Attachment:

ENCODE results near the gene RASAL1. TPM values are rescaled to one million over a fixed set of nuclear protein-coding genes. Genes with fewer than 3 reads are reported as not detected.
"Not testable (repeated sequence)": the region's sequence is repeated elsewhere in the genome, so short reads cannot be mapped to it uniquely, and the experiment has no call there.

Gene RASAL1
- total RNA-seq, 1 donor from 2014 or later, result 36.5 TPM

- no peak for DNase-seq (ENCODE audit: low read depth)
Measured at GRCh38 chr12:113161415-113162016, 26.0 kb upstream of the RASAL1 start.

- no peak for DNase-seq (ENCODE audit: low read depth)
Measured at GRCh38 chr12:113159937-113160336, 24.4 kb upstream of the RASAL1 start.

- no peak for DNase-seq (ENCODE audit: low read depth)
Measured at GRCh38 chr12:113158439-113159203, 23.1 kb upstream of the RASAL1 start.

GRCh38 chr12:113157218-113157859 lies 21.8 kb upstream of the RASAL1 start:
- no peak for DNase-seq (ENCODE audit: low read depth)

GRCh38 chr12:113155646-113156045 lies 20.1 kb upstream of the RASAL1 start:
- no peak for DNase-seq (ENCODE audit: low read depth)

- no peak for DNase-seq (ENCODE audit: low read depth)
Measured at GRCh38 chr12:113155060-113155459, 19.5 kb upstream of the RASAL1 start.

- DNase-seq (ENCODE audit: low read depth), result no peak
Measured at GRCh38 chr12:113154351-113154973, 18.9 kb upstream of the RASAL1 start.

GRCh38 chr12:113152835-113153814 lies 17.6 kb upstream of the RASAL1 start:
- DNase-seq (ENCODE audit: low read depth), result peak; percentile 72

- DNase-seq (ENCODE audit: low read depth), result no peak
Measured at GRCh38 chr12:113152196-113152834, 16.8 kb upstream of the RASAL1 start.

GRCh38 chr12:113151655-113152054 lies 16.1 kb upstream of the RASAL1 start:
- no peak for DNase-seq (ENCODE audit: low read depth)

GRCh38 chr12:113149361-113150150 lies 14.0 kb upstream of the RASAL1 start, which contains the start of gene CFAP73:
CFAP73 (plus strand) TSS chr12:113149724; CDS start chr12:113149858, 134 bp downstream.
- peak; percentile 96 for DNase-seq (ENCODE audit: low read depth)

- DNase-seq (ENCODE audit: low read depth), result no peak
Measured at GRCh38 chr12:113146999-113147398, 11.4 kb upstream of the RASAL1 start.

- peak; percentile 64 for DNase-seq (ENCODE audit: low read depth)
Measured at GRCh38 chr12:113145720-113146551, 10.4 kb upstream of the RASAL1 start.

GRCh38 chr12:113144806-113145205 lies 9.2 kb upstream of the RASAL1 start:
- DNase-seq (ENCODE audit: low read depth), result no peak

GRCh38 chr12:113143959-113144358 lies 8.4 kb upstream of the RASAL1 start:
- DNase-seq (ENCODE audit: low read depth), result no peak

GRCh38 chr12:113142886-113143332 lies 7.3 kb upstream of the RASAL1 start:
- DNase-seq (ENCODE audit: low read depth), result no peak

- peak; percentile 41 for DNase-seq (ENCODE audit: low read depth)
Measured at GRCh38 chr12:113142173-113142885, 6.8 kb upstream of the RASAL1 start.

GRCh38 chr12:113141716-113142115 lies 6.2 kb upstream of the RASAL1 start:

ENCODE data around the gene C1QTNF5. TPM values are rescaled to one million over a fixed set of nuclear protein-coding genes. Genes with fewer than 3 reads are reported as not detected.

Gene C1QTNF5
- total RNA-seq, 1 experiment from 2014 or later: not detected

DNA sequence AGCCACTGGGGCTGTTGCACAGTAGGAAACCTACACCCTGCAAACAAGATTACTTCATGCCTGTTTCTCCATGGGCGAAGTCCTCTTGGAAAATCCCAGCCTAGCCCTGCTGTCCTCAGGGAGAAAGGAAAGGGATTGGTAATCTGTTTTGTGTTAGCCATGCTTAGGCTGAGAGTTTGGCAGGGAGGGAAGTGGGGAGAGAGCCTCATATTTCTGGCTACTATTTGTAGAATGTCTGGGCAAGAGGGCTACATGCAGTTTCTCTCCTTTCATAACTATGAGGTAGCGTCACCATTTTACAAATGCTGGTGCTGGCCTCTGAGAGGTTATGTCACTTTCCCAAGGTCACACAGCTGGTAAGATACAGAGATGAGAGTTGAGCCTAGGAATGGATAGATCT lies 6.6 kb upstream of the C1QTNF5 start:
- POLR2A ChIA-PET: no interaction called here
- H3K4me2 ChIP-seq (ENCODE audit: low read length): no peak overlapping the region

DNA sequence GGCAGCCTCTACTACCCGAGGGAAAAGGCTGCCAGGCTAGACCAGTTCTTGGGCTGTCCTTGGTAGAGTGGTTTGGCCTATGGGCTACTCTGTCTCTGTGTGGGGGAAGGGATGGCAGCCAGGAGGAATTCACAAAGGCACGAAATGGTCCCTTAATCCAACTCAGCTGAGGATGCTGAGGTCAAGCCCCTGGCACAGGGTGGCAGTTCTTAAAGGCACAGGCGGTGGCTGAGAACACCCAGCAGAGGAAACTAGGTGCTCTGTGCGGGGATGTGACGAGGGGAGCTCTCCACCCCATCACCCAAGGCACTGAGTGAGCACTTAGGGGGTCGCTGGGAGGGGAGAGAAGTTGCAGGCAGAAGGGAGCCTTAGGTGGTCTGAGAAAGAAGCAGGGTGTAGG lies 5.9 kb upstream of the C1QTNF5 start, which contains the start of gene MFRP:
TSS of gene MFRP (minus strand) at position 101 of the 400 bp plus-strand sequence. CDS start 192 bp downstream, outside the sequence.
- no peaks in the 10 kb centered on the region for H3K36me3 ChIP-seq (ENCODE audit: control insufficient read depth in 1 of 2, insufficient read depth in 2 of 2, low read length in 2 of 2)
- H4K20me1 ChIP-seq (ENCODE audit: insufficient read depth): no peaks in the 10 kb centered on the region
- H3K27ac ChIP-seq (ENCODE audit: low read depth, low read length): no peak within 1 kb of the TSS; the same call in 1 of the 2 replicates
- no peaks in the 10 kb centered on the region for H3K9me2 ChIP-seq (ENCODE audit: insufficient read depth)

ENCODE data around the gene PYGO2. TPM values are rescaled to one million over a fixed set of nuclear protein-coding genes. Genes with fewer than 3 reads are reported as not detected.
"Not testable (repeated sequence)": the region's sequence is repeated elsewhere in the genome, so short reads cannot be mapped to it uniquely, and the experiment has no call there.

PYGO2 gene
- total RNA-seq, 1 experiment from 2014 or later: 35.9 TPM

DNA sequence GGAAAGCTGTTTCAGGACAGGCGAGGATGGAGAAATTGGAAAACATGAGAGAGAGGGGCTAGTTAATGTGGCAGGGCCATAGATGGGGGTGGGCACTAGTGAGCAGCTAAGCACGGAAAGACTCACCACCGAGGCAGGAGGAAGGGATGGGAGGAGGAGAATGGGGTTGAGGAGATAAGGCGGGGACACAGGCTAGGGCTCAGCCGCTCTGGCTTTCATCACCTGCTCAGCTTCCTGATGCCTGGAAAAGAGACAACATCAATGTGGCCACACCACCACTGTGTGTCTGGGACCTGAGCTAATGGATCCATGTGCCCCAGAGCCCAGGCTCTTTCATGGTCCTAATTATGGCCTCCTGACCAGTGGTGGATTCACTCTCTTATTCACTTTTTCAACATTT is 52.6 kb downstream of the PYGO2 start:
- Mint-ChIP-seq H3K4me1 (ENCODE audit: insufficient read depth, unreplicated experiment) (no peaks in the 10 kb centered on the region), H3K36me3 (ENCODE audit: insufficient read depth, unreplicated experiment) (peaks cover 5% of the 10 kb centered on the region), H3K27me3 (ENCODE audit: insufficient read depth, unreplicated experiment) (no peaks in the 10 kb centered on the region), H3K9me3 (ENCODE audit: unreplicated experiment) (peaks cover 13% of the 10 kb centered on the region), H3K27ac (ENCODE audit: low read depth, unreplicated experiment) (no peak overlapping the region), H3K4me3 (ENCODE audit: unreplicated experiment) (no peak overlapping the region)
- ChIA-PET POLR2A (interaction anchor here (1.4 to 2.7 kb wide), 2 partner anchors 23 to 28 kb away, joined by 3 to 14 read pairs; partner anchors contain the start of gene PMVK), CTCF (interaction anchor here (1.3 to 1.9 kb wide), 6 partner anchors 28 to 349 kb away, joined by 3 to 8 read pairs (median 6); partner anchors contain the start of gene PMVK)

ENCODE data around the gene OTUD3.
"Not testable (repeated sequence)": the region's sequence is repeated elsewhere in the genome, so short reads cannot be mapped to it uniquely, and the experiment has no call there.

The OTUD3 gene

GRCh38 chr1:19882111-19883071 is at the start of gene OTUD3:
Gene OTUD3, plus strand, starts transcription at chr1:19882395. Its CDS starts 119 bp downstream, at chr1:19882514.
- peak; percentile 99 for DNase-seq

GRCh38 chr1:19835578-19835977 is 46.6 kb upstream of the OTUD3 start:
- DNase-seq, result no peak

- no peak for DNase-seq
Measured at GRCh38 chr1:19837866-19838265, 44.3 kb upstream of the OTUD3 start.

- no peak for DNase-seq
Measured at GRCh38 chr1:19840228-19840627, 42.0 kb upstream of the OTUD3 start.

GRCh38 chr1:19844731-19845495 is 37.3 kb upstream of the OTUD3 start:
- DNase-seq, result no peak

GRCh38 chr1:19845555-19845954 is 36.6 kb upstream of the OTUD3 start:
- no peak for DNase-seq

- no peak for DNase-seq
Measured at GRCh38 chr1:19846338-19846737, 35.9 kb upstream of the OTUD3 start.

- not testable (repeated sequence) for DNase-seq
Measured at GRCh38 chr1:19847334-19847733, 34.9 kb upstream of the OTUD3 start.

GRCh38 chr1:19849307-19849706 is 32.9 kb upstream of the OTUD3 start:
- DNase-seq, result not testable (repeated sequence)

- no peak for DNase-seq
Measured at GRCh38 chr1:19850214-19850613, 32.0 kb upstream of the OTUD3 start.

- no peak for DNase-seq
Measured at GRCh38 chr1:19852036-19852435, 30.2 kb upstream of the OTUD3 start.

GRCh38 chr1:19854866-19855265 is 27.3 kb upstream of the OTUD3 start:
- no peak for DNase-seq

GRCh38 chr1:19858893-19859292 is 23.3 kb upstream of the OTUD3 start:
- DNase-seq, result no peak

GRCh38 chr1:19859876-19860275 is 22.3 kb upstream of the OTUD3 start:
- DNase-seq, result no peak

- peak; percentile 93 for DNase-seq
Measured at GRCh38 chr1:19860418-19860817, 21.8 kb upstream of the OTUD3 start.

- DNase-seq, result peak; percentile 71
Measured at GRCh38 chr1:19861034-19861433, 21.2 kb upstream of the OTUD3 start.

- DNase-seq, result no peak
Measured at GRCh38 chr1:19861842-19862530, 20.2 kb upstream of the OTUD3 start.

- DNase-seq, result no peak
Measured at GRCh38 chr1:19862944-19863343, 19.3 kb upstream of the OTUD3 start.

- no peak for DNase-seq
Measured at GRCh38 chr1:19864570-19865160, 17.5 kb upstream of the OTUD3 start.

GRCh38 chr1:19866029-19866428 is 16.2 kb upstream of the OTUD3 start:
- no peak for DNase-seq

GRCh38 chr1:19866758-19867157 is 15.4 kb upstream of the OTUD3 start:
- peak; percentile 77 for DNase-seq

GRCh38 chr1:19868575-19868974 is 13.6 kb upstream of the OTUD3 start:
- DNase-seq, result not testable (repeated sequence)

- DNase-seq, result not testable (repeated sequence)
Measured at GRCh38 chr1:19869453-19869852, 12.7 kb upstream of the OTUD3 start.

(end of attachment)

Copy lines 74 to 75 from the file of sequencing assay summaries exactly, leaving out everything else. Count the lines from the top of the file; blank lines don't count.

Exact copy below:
GRCh38 chr1:19845555-19845954 is 36.6 kb upstream of the OTUD3 start:
- no peak for DNase-seq